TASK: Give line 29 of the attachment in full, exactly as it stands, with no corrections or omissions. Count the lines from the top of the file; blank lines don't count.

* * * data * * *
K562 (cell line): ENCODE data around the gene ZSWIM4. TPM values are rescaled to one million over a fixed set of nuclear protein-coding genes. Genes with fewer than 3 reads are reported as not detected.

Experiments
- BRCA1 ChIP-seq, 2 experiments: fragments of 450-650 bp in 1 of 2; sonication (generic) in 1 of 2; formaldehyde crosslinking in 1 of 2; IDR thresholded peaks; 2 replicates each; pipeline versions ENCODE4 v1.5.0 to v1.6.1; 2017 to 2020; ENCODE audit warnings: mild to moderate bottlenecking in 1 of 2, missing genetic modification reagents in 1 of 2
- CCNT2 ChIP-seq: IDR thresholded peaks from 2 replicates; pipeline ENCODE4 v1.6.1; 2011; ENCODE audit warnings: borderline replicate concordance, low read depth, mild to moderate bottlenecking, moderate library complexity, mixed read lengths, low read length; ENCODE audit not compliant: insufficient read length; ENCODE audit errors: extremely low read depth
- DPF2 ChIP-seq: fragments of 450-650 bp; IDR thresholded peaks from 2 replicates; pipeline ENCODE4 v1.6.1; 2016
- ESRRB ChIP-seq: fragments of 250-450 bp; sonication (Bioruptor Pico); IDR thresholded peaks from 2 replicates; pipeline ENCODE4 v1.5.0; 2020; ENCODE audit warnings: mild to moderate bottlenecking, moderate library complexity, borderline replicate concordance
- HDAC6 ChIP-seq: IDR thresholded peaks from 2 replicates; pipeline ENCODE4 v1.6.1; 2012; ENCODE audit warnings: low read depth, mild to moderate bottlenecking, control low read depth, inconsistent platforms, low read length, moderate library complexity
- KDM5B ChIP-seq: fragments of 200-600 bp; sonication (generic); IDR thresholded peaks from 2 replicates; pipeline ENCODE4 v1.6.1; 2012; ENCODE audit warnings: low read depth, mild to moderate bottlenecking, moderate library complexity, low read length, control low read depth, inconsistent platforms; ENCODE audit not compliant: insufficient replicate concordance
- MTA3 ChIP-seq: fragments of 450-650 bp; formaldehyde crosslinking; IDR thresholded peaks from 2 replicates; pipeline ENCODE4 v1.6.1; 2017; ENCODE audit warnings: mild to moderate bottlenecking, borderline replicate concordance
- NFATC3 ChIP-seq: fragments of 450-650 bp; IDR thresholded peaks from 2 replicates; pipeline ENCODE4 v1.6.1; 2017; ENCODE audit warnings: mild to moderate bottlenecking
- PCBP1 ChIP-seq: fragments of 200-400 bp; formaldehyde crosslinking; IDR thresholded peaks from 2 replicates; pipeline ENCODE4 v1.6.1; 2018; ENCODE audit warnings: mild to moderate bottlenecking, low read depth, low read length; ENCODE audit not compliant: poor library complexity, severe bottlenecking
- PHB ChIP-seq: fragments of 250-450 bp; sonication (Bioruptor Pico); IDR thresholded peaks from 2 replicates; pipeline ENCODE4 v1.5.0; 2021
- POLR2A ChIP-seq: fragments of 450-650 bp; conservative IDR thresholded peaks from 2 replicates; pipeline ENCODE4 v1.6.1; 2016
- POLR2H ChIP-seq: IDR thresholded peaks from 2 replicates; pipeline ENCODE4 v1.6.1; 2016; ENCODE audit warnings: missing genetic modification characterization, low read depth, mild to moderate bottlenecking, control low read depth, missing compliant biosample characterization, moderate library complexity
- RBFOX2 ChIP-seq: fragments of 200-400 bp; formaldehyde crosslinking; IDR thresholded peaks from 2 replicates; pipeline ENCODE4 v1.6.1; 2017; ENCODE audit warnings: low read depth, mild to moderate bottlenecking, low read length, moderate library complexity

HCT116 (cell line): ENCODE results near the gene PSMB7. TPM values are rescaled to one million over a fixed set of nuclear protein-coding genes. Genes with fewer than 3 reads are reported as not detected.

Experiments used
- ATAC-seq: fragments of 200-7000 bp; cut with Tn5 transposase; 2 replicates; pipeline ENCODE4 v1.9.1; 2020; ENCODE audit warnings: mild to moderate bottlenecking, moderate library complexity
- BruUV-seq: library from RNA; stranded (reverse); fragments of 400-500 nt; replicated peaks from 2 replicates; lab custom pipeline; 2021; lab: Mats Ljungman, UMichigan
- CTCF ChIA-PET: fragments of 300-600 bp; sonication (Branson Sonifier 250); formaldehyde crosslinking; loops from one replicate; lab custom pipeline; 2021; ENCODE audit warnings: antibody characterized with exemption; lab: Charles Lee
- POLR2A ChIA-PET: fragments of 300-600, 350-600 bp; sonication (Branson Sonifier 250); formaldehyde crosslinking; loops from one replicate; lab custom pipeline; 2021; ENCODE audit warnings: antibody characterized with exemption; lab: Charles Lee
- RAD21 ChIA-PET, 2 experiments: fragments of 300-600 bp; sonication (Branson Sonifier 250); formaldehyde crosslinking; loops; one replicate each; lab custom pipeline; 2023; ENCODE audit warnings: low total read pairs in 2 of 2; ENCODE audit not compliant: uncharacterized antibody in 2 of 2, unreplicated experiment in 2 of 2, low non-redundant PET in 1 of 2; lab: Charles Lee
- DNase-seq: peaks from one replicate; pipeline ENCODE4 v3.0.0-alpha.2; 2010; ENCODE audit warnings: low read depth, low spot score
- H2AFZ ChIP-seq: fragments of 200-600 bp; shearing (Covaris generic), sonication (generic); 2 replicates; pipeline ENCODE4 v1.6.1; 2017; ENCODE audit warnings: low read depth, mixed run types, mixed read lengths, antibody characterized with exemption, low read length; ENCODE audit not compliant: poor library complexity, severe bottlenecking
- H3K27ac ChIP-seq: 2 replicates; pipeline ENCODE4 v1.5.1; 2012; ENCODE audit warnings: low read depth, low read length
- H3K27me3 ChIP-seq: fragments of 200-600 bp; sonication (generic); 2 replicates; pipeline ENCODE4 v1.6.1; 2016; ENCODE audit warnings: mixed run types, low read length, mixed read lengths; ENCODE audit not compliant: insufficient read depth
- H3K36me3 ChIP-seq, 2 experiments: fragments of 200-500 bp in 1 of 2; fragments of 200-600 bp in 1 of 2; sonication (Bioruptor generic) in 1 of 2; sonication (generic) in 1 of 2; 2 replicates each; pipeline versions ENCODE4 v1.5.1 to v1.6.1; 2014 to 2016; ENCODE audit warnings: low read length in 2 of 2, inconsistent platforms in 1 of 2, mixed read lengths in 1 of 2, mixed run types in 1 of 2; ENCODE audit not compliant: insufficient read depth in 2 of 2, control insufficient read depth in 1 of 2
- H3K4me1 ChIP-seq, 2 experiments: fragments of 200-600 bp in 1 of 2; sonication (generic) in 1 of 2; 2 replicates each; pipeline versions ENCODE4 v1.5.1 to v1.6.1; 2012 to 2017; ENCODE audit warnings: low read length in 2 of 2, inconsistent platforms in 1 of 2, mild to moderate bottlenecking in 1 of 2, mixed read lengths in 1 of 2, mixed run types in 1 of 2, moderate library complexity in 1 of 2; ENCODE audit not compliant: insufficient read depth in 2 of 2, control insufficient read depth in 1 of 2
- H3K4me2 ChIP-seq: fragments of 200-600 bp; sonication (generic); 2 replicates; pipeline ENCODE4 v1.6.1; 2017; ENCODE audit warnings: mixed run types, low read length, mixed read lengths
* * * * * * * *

- H3K4me2 ChIP-seq: fragments of 200-600 bp; sonication (generic); 2 replicates; pipeline ENCODE4 v1.6.1; 2017; ENCODE audit warnings: mixed run types, low read length, mixed read lengths